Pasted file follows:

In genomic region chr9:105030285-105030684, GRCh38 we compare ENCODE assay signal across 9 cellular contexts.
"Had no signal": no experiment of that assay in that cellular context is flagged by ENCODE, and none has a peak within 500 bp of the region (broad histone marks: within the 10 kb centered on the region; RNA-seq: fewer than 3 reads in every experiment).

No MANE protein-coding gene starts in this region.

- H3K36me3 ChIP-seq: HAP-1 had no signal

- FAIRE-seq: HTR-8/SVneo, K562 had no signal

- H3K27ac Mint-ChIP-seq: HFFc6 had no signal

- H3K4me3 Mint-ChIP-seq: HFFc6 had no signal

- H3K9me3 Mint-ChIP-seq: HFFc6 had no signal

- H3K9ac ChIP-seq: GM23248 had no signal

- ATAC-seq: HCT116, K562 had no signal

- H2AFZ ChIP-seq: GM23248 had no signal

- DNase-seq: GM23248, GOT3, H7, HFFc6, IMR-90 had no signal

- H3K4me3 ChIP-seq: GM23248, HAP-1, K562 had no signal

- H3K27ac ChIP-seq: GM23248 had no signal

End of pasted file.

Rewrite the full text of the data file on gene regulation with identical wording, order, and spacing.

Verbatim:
In genomic region chr9:105030285-105030684, GRCh38 we compare ENCODE assay signal across 9 cellular contexts.
"Had no signal": no experiment of that assay in that cellular context is flagged by ENCODE, and none has a peak within 500 bp of the region (broad histone marks: within the 10 kb centered on the region; RNA-seq: fewer than 3 reads in every experiment).

No MANE protein-coding gene starts in this region.

- H3K36me3 ChIP-seq: HAP-1 had no signal

- FAIRE-seq: HTR-8/SVneo, K562 had no signal

- H3K27ac Mint-ChIP-seq: HFFc6 had no signal

- H3K4me3 Mint-ChIP-seq: HFFc6 had no signal

- H3K9me3 Mint-ChIP-seq: HFFc6 had no signal

- H3K9ac ChIP-seq: GM23248 had no signal

- ATAC-seq: HCT116, K562 had no signal

- H2AFZ ChIP-seq: GM23248 had no signal

- DNase-seq: GM23248, GOT3, H7, HFFc6, IMR-90 had no signal

- H3K4me3 ChIP-seq: GM23248, HAP-1, K562 had no signal

- H3K27ac ChIP-seq: GM23248 had no signal